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How did Roman Britain end? This new study draws on fresh archaeological discoveries to argue that the end of Roman Britain was not the product of either a violent cataclysm or an economic collapse. Instead, the structure of late antique society, based on the civilian ideology of paideia, was forced to change by the disappearance of the Roman state. By the fifth century elite power had shifted to the warband and the edges of their swords. In this book Dr Gerrard describes and explains that process of transformation and explores the role of the 'Anglo-Saxons' in this time of change. This profound ideological shift returned Britain to a series of 'small worlds', the existence of which had been hidden by the globalizing structures of Roman imperialism. Highly illustrated, the book includes two appendices, which detail Roman cemetery sites and weapon trauma, and pottery assemblages from the period.Read more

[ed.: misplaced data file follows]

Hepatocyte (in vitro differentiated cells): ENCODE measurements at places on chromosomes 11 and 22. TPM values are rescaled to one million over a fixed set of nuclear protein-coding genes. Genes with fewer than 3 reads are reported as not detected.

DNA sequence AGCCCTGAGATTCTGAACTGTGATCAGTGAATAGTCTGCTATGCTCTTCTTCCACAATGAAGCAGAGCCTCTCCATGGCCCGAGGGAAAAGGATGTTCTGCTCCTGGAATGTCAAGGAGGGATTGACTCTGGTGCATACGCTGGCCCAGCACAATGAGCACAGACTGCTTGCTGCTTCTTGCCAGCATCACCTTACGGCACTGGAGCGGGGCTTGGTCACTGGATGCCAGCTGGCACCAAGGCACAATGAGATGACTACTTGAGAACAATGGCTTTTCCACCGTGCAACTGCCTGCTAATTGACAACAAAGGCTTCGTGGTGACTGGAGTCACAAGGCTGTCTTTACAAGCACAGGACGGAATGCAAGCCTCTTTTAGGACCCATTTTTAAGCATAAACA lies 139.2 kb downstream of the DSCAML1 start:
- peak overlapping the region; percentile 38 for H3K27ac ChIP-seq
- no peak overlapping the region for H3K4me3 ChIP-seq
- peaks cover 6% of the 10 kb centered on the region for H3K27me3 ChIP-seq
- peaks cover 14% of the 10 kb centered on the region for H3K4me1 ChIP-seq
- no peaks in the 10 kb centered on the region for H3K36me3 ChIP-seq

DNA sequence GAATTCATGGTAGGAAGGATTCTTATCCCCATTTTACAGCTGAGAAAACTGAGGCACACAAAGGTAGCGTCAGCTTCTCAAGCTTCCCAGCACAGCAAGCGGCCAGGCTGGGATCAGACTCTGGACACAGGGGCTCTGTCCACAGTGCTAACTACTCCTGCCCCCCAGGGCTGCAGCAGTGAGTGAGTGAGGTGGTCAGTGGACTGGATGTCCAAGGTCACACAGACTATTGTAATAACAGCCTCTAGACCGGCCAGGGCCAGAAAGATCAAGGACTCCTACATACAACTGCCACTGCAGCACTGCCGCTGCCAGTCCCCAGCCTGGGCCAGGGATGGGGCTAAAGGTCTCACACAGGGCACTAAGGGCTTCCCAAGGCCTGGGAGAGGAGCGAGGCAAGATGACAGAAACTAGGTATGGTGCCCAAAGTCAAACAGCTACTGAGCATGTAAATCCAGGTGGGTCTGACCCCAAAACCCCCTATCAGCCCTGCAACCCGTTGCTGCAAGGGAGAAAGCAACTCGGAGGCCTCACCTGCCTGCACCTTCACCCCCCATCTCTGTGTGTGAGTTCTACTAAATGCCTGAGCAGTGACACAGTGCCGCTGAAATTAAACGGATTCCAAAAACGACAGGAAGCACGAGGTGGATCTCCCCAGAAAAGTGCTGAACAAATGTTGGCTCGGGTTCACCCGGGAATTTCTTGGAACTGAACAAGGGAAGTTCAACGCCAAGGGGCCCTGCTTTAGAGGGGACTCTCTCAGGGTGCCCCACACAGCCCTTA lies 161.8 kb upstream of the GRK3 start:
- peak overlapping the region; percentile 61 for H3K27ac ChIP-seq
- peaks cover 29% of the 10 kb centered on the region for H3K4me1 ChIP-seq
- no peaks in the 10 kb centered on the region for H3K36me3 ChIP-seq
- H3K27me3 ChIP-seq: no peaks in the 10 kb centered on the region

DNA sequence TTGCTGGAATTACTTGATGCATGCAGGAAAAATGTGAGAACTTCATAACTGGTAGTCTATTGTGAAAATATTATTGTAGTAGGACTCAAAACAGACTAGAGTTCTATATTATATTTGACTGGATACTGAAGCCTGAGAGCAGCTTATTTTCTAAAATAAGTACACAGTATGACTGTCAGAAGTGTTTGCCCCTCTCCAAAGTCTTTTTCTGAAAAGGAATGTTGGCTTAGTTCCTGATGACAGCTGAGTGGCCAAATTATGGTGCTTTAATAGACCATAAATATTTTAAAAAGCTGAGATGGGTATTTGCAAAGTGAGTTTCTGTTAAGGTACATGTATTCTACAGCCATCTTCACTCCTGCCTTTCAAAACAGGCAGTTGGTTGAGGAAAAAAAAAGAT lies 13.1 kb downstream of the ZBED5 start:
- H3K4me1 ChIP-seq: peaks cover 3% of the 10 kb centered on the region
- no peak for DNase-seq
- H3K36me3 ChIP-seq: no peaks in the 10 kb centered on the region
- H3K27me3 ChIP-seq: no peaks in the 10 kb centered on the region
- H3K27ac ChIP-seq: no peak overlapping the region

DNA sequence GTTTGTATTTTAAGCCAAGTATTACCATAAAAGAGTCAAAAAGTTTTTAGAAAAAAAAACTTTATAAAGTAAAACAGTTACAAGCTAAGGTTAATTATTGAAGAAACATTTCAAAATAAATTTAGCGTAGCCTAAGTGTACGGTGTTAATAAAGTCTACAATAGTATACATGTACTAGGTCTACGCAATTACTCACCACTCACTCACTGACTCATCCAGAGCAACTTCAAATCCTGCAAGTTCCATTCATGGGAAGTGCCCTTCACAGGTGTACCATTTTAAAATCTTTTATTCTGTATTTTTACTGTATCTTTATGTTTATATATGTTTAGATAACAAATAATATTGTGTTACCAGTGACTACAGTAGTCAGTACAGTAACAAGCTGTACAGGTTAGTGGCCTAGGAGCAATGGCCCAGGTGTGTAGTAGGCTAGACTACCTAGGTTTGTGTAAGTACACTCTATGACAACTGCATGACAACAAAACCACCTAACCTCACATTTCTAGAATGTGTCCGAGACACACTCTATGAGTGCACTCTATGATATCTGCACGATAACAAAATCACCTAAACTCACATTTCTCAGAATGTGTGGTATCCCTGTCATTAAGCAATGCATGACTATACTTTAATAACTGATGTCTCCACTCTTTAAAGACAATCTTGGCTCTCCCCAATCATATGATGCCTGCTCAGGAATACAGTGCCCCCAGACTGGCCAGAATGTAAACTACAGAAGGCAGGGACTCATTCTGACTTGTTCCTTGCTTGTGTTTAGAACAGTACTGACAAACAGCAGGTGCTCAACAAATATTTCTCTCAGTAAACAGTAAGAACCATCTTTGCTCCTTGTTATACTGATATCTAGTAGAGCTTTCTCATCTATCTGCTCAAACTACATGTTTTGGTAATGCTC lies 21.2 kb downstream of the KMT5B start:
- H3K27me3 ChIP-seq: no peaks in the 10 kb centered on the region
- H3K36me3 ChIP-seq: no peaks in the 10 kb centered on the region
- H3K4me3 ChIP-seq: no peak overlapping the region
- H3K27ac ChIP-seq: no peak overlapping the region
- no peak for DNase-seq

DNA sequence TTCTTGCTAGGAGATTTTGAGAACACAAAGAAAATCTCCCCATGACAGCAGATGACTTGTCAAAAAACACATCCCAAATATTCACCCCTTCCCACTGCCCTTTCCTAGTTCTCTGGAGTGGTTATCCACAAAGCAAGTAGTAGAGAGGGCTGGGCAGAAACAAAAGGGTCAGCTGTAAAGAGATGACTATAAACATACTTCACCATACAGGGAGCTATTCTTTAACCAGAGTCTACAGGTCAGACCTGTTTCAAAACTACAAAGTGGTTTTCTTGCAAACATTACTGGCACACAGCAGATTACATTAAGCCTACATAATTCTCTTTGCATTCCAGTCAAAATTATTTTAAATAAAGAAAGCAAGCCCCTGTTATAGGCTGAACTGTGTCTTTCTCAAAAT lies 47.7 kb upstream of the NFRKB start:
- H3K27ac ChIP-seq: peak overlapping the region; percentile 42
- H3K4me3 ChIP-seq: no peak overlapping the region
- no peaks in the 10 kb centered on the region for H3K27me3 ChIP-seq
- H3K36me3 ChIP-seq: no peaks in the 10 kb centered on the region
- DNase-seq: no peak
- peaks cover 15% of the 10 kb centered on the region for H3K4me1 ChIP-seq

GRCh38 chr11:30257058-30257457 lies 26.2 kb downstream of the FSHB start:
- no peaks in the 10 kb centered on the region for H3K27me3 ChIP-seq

- Provides a new interpretation of the end of Roman Britain based on the articulation of power, rather than a historical metanarrative
- Explores late Roman economics as part of an agrarian and tributary society, countering the overemphasis on market economics
- Shows the fifth century to be worthy of study in its own right, presenting the period as a time of change rather than as an adjunct to the end of Roman Britain or the start of Anglo-Saxon England
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- Date Published: November 2013
- format: Hardback
- isbn: 9781107038639
- length: 366 pages
- dimensions: 244 x 170 x 21 mm
- weight: 0.78kg
- contains: 113 b/w illus.
- availability: Available
Table of Contents
2. Violence and warfare
3. Economic collapse
4. Elite display in the fourth century
5. Elite display in the fifth and sixth centuries
6. Civitates, kingdoms, estates and regions
7. The ruin of Roman Britain
8. Final thoughts
Appendix A. Cemetery sites and weapon trauma
Appendix B. Pottery assemblages.
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